“Job security is our biggest fear,” said Babette Rakoczy, who’s worked at the Fort Wayne center since 2007. Back then it was part of Centennial Wireless, which merged with AT&T in 2009, and there were 200 employees. CWA reports that AT&T has eliminated 12,000 call center jobs since 2011—nearly one-third of all its call center employees.

In the days before the walkout, Rakoczy, a steward, set up a question box on her desk to encourage co-workers to raise questions about the strike. Then she solicited answers from union leaders and reported back to members.


To get out of the rain during the strike—and get under management’s skin—Local 4900 sent a big delegation of members to a local mall Mobility store where the area manager was working. Decked out in the union’s red shirts, they sat in the food court right next to the store and walked a number of highly visible laps.

Mobility store workers share the call-center workers’ concerns about job security. Nationally, 61 percent of all AT&T-branded stores are now third-party authorized dealers. “That’s scary, thinking that one day, this time next year, this place could close and turn into an authorized retailer,” said Burse, “where there’s less oversight, the wages are less, the benefits are little to nothing, there’s no union, there’s no voice.”

“As a store manager for authorized retail, I made less than I do now as a retail sales consultant,” said Denny McCluskey of the South Bend Mobility store. He first ran into the union during the 2015 wireline contract campaign, when members were picketing one of the nonunion stores he managed. “I told them I had no gripe,” he said: “‘You guys are out here fighting for good jobs.’”

“As the company grows, and buys DirecTV and Time Warner, we just want to grow with them,” Burse said. “But a lot of us feel like the company’s going to leave us before we leave them.”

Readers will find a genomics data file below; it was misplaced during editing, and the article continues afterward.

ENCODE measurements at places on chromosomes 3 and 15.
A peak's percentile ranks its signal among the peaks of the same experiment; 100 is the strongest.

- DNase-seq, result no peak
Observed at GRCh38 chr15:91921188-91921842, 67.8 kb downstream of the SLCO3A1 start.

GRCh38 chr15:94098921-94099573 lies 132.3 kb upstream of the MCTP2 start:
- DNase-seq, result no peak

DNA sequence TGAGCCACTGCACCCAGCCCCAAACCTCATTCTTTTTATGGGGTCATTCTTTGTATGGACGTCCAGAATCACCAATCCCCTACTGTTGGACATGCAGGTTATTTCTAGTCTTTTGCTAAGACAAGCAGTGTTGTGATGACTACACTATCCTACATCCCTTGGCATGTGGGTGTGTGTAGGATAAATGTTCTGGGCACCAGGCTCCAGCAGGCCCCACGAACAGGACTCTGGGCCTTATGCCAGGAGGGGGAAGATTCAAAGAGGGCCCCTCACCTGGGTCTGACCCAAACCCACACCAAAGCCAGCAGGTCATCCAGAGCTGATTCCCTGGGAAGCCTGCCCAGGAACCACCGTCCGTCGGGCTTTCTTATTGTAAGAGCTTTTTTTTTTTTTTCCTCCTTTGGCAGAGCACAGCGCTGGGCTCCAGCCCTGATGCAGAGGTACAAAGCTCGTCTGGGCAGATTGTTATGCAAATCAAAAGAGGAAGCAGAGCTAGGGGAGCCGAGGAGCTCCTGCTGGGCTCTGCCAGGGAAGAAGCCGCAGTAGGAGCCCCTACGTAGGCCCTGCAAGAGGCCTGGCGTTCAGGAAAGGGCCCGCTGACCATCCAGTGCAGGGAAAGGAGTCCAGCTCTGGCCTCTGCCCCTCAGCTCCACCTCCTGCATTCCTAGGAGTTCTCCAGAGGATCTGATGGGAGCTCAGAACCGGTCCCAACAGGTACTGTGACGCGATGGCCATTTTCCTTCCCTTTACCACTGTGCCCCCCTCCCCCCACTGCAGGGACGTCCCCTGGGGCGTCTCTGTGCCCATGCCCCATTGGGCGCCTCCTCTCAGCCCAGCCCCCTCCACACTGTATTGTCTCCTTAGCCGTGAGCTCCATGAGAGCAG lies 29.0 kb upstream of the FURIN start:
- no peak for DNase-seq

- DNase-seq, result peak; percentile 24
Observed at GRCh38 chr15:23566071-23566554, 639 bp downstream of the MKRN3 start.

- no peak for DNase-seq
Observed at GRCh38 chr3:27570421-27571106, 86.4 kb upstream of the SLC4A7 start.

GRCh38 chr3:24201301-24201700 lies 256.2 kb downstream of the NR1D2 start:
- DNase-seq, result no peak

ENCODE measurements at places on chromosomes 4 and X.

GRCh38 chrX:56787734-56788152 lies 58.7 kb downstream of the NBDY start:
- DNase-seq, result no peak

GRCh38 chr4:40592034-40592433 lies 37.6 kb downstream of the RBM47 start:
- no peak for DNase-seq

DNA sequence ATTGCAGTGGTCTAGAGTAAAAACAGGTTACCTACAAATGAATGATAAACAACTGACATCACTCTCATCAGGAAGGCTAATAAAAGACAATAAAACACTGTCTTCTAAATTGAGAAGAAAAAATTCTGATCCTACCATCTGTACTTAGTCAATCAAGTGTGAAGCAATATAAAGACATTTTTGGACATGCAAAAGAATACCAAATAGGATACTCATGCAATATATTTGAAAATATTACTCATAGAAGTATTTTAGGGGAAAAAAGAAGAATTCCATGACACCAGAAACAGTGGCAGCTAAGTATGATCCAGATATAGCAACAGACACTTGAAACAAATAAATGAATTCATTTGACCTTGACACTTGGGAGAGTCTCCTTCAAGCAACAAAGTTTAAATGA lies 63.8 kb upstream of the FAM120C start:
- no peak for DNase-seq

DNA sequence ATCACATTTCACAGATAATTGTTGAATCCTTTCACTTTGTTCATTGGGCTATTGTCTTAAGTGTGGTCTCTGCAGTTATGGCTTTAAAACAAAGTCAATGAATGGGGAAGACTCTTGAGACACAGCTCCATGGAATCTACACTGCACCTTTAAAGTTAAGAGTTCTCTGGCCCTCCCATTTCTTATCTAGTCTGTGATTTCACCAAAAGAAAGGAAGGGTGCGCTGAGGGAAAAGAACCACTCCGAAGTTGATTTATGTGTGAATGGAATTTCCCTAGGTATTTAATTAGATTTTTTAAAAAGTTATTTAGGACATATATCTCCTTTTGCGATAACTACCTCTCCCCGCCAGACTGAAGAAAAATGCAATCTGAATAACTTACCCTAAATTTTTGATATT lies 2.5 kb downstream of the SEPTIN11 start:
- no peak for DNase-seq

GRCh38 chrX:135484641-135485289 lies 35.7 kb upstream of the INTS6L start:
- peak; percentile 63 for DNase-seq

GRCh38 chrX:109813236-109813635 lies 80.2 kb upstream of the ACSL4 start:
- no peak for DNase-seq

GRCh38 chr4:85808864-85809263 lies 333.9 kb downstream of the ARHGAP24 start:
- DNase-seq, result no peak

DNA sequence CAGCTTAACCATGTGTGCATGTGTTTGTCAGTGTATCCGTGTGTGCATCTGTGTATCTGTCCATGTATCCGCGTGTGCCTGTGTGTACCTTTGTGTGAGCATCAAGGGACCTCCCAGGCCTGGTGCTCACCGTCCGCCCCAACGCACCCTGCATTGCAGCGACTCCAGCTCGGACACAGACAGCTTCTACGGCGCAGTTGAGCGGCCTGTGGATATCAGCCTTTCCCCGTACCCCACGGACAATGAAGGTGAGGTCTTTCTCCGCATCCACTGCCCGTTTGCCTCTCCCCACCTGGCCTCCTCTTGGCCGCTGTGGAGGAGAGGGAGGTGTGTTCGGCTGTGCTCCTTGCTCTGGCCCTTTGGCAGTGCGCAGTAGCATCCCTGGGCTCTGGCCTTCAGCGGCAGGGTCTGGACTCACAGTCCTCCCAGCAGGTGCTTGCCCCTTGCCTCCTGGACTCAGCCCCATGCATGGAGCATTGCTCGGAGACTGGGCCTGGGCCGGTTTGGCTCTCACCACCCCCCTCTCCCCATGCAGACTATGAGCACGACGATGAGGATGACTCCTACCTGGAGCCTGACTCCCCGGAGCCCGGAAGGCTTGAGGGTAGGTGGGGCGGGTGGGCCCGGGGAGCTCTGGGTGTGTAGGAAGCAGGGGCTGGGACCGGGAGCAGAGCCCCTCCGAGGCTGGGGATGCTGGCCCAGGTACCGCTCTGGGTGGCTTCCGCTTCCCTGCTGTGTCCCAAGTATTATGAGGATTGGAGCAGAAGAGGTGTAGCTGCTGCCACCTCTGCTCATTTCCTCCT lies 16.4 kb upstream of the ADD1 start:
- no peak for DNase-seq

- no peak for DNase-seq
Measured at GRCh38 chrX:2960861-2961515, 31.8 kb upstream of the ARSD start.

Workers say they’re also dealing with constant changes to their commission structure, as well as stagnant pay despite a workload that has dramatically increased in recent years. At the bargaining table the union is pushing the company to agree it can’t unilaterally change the commission structure.


All the workers came off the job at the AT&T Mobility store in Bensonhurst, Brooklyn. “Every year it seems like it’s gotten worse and worse as far as pay, health benefits, you name it,” said Ervin Abreu, who’s been with Mobility since 2008.

The Bensonhurst store is just a couple doors down from a unionized Verizon Wireless store. Despite fierce employer opposition, workers at six Verizon Wireless stores in Brooklyn joined CWA in 2014, and won a first contract as part of the 49-day Verizon strike last spring.

Colin Hull from the Verizon store joined the AT&T picket on his lunch break. “I came to support my AT&T brothers and sisters for the same reason we went on strike,” Hull said: “better pay and better conditions, and just to have that sisterhood and brotherhood.”

The Mobility workers are still without a contract as we go to print. The union reports little progress in bargaining. Whether a longer strike will be necessary to win remains to be seen.

In the meantime, workers say the strike gave them a taste of their own power. “There a new sense of pride,” said Burse. “The folks that are newer to the labor movement, newer to unions, they get it now: you stand up and fight.”

A version of this article appeared in Labor Notes #460, July 2017. Don't miss an issue, subscribe today.
Dan DiMaggio is assistant editor of Labor